I believe you may be intentionally misleading your audience with this critique. Your single, cherry-picked example of The Judas Song involves 2 episodes, first The School Pageant, and second Innocence. The song was written by a bitter ex member of a Christian folk band for a play he was producing for the school. Orel tries out, wishing to play Jesus, but is instead cast as Judas. He is then pressured by the writer/producer to sing this part, which Orel is very uncomfortable with, but then acquiesces and plays the part, which becomes a runaway hit with the town. In Innocence, Orel opens the episode after the song is sung by the church by addressing to the Reverend that the song should not have ever become popular and is blasphemous. The Reverend, realizing the mistake, gathers everyone back into the church, and proceeds to blame the whole event on Orel, along with many others.

The show’s main premise is of Orel’s innocence and good nature constantly pointing to true moral north, until it is perverted by his elders and their poor interpretation of what Christianity should be. The longest running joke of the show, Clay’s “65 Lost 10 Commandments”, are the best example of this. They speak on matters promoting racism, xenophobia, and excessive prudishness that do not appear in The Bible, but are seen far too often in the “Christian” culture found in 1950’s to present day America.

The show Moral Orel does not speak against Christianity in general or good Christians, just to the perversion of the Word that has developed in our culture. The creator of the show even offers his interpretation of the finale as God’s message to Orel that his life will get better. Yes, many points of the show feature blasphemy as shock value, but this is to point out the flaws in the people, not Christianity itself.

  1.            Chris says:

February 18, 2010 at 1:56 pm

Dear sbf2009,

I have to admit that I get basic cable and do not see the cartoon network.
After reading the words of the song, I don’t see how they would be allowed to be broadcast on a network for children no matter what the context. The content that you describe can be understood by children in a number of unhealthy ways.

I have talked to a few adults who have seen the show. I have yet to get a positive review. One informed me that the episode that he saw was late in the evening when children would be less likely to see it. He mentioned something called “Adultswim,” I believe. Correct me if I am wrong, but Adultswim programs consist of cartoons with adult content.

My question is, “What are the chances that these episodes will be viewed by children in the current time slots, and what guarantee is there that re-runs won’t show up when many children are watching?”
The definition of blasphemy has nothing to do with people. Secondly, a young child cannot process the intentions that you refer to in your last sentence.

The words of “The Judas Song” will cause most Christians to shut the show off.

I will attempt to watch some of the show via the internet so that I am able to make a more personal evaluation. The Wings of the Wind does not endorse or agree with every opinion expressed in every article posted on this site. It does, however, encourage a healthy and friendly debate on the issues of our day. In this case, with what I know, I’d side with the viewpoint of the article to which you responded.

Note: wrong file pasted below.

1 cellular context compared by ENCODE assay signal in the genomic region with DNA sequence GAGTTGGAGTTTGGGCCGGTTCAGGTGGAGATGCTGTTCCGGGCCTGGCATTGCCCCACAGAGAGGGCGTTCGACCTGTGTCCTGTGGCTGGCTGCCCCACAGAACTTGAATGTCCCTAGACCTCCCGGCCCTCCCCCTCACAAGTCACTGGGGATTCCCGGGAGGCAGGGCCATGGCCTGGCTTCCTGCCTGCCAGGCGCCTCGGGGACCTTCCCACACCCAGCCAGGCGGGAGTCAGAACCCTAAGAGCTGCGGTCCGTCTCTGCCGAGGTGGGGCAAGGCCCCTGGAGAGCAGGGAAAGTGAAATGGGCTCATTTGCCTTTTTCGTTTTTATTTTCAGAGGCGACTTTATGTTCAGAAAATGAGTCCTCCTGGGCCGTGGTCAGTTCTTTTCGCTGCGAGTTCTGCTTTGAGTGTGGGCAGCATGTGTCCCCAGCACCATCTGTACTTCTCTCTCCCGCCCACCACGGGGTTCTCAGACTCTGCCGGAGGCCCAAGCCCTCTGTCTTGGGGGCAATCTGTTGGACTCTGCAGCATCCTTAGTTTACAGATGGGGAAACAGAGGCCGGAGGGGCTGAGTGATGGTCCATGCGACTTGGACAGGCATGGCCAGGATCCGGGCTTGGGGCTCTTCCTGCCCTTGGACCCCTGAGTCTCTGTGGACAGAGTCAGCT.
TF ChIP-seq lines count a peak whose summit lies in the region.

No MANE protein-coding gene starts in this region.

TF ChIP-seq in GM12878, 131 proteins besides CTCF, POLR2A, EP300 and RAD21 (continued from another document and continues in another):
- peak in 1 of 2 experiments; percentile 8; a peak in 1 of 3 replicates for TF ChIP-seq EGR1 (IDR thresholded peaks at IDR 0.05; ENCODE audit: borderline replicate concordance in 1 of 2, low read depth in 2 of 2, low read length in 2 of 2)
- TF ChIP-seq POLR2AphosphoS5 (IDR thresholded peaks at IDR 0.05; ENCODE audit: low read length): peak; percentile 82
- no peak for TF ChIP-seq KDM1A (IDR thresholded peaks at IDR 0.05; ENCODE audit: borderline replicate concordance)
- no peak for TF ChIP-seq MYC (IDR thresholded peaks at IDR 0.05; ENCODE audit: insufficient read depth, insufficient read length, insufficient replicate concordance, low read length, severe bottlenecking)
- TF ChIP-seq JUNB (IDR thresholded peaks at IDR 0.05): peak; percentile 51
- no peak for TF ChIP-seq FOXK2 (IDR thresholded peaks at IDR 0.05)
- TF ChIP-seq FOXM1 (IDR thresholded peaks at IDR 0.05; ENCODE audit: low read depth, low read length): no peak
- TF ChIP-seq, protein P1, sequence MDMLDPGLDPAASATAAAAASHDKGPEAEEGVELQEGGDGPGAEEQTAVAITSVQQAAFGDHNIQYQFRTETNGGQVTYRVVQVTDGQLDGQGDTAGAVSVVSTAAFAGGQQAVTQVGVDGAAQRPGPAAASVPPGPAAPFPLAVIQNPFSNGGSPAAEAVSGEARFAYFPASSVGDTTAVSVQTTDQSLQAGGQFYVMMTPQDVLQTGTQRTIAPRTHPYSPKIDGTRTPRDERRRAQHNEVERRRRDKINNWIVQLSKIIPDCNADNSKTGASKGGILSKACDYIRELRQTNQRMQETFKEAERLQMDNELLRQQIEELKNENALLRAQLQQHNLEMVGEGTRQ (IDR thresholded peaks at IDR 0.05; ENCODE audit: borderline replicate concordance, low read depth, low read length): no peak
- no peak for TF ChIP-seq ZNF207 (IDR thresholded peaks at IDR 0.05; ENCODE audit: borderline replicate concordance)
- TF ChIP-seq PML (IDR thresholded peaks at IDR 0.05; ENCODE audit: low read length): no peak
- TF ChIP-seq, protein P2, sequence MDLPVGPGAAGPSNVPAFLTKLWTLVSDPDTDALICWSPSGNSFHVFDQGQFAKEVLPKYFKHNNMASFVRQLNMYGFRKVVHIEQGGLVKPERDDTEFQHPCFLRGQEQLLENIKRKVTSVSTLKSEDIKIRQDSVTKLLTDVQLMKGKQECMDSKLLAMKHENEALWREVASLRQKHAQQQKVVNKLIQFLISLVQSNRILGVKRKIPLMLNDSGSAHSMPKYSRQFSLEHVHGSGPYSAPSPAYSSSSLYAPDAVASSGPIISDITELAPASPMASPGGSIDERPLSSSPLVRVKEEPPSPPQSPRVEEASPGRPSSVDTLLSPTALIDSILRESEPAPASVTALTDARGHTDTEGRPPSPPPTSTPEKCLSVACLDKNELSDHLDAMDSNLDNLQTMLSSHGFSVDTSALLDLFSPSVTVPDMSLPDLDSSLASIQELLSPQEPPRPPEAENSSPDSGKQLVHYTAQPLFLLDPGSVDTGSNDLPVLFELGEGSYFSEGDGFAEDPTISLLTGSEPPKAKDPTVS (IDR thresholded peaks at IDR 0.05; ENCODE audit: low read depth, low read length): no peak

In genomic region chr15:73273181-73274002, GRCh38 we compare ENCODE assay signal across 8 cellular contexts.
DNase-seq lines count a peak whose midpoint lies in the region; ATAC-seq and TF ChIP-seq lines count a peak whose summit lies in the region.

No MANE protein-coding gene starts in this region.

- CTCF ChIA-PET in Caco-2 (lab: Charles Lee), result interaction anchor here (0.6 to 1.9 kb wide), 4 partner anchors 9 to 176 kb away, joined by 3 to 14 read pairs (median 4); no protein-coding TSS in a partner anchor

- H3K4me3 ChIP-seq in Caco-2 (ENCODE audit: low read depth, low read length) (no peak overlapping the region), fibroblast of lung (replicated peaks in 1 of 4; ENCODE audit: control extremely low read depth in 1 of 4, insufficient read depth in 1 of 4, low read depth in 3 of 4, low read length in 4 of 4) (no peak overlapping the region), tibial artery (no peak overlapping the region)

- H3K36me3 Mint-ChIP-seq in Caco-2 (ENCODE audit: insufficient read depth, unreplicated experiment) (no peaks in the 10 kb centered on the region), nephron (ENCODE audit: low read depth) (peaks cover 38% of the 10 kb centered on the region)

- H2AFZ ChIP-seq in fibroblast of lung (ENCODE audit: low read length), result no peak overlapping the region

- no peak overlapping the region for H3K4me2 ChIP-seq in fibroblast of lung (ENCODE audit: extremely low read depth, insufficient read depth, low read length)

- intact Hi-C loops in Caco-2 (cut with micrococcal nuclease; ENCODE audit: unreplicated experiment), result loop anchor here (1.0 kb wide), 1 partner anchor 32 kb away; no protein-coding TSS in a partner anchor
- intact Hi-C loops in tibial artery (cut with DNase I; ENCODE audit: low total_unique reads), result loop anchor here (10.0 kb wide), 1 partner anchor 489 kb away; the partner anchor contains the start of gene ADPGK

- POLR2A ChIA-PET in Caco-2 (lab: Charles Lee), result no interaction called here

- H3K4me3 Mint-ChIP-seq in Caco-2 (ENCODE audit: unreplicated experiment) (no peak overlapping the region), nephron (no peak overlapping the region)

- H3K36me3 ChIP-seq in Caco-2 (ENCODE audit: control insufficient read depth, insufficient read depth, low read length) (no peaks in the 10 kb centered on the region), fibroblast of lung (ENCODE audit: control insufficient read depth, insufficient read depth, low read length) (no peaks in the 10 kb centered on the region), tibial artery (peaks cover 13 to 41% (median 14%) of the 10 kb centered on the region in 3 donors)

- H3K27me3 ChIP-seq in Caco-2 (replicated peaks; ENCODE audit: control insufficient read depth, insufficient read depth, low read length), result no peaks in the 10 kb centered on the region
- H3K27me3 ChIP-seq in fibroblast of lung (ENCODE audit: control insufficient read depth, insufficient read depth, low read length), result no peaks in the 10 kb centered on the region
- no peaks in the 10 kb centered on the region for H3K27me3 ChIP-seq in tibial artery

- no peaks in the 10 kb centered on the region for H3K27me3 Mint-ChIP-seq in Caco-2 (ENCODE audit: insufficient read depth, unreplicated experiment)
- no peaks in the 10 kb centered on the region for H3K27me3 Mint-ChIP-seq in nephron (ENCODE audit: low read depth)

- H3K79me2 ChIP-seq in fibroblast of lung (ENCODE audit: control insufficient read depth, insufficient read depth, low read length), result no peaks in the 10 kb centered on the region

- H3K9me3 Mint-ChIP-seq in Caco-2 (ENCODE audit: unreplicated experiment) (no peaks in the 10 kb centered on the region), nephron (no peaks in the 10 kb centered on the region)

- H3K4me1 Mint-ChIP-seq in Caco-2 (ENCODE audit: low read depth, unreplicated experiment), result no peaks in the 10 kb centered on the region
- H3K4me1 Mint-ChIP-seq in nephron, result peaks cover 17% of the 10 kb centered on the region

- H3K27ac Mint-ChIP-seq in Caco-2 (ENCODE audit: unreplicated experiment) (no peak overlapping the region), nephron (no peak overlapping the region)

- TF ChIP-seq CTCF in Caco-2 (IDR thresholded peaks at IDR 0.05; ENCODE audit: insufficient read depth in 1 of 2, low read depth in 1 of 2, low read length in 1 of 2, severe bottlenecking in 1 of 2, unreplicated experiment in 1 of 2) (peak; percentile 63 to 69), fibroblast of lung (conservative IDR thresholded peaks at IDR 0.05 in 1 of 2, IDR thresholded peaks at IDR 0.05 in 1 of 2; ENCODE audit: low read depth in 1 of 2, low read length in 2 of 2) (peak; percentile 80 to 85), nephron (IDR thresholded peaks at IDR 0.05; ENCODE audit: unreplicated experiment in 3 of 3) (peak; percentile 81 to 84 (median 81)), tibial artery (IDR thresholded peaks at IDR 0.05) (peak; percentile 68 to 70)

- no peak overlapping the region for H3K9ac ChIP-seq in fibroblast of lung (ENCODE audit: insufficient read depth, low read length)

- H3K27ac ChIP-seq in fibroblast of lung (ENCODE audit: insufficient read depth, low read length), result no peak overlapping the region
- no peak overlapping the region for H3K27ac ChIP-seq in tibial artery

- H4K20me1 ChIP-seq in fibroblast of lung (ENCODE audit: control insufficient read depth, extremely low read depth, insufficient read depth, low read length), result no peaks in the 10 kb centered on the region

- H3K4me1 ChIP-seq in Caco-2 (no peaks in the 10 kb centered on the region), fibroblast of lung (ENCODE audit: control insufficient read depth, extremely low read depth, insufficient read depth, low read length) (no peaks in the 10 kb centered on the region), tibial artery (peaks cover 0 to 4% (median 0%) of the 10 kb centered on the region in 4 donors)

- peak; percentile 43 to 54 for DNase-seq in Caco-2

We don’t see American shows treat other religions in a similar way. You won’t see a show with a song in it that says:

I hate you (name any God other than the one defined in the Bible)
You rotten little fink
Your sermon never pleases
And your parables all stink

As a Christian, I would vigorously oppose this hateful oratory.

It is not surprising that Christianity is the target these days. A reading of 1st John makes it clear that this is to be expected.

You comment, “The show’s main premise is of Orel’s innocence and good nature constantly pointing to true moral north, until it is perverted by his elders and their poor interpretation of what Christianity should be.” If the premise is the truth, why not attempt a straightforward program relating your version of true Christianity.

Lastly, It appears that someone has gone to the trouble to create this “form letter” to be sent to anyone who is offended by Moral Orel, or worse than that, to anyone concerned about how a youngster might be affected spiritually by the show.

I only wish that your energies could be put to more productive purposes.

March 1, 2010,

After watching a little of this show on YouTube, I hardly think I was cherry-picking. It is a bad show.

  1.            David says:

March 12, 2010 at 12:33 am

First, let me say that I agree with sbf2009’s post above, and secondly, I respect you very much for your well thought-out reply to it. I also appreciate your concern for the impressionable minds of children.

I can assure you that there are other shows on Cartoon Network’s late-night Adultswim block that are easily just as likely to give children wrong ideas if not more so than Moral Orel. I can also say that CN is very good about never showing any signs at all of the late night shows during daylight hours.